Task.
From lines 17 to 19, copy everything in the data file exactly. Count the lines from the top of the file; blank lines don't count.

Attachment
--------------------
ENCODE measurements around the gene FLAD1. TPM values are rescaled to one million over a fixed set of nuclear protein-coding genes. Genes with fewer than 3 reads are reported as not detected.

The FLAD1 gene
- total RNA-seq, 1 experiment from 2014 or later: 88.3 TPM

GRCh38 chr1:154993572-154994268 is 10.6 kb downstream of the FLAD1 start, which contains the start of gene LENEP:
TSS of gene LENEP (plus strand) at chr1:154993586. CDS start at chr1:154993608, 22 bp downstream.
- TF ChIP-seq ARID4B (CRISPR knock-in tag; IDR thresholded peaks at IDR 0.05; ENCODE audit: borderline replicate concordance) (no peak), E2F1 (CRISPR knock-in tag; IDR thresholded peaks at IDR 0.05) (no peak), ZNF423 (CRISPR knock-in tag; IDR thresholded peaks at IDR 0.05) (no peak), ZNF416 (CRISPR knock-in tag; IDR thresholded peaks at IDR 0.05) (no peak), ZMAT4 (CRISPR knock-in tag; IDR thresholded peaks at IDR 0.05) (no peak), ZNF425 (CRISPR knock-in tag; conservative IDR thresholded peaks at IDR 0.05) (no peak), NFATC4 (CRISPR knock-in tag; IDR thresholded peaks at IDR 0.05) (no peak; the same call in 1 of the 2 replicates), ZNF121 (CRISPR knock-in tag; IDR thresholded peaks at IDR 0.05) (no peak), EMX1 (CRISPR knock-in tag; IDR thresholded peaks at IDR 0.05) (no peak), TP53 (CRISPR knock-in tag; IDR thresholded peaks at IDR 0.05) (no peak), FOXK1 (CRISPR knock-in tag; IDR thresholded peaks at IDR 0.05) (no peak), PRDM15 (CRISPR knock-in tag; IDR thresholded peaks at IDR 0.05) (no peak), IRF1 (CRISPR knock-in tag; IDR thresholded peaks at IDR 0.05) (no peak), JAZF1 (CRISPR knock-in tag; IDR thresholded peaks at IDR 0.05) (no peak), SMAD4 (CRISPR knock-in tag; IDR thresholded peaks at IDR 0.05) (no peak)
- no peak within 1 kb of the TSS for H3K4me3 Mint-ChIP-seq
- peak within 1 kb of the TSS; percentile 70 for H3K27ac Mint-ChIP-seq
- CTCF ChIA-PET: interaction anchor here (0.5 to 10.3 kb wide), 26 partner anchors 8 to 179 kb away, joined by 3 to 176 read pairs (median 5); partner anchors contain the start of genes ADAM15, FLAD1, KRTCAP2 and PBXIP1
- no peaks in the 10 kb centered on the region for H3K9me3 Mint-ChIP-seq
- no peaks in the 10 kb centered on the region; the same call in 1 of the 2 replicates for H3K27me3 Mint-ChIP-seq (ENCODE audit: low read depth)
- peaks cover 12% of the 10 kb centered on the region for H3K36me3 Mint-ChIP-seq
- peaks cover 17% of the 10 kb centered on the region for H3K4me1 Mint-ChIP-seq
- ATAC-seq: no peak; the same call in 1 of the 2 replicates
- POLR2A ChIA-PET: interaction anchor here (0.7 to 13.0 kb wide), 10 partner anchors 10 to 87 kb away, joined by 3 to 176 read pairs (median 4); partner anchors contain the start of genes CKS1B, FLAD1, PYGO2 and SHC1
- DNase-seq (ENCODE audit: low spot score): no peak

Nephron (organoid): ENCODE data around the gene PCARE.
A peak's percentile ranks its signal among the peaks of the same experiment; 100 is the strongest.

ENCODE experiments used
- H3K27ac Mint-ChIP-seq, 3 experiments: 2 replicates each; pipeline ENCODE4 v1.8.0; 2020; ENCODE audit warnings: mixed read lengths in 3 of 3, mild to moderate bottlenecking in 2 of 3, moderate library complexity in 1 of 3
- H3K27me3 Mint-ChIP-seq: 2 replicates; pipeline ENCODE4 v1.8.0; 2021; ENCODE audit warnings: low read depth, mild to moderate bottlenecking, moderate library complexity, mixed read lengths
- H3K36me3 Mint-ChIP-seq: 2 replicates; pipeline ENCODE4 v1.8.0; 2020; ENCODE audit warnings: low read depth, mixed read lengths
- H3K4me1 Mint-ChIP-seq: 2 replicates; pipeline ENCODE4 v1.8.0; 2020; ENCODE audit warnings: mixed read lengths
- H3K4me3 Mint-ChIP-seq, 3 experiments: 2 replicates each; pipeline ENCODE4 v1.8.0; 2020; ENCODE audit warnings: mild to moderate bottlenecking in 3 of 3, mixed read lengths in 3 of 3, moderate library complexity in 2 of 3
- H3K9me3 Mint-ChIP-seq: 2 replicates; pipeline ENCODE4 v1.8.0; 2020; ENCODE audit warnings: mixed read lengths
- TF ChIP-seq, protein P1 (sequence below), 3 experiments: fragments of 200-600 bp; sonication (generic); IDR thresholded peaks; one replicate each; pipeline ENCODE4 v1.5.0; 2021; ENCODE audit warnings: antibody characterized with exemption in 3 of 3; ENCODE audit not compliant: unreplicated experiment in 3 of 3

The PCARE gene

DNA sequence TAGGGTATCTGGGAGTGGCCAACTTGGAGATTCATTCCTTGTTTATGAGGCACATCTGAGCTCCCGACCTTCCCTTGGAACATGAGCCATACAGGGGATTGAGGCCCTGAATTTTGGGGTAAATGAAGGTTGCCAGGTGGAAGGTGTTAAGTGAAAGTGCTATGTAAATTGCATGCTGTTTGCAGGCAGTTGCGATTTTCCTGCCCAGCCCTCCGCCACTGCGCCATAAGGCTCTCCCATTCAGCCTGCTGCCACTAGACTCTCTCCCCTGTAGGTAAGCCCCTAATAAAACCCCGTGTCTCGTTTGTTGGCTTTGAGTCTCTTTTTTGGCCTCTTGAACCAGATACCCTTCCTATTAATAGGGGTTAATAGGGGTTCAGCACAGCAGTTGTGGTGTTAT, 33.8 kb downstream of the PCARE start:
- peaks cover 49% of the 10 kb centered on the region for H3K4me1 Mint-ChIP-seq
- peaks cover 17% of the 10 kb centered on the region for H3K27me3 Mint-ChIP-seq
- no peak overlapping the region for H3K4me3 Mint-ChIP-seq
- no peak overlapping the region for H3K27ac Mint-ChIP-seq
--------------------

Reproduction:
Nephron (organoid): ENCODE data around the gene PCARE.
A peak's percentile ranks its signal among the peaks of the same experiment; 100 is the strongest.

ENCODE experiments used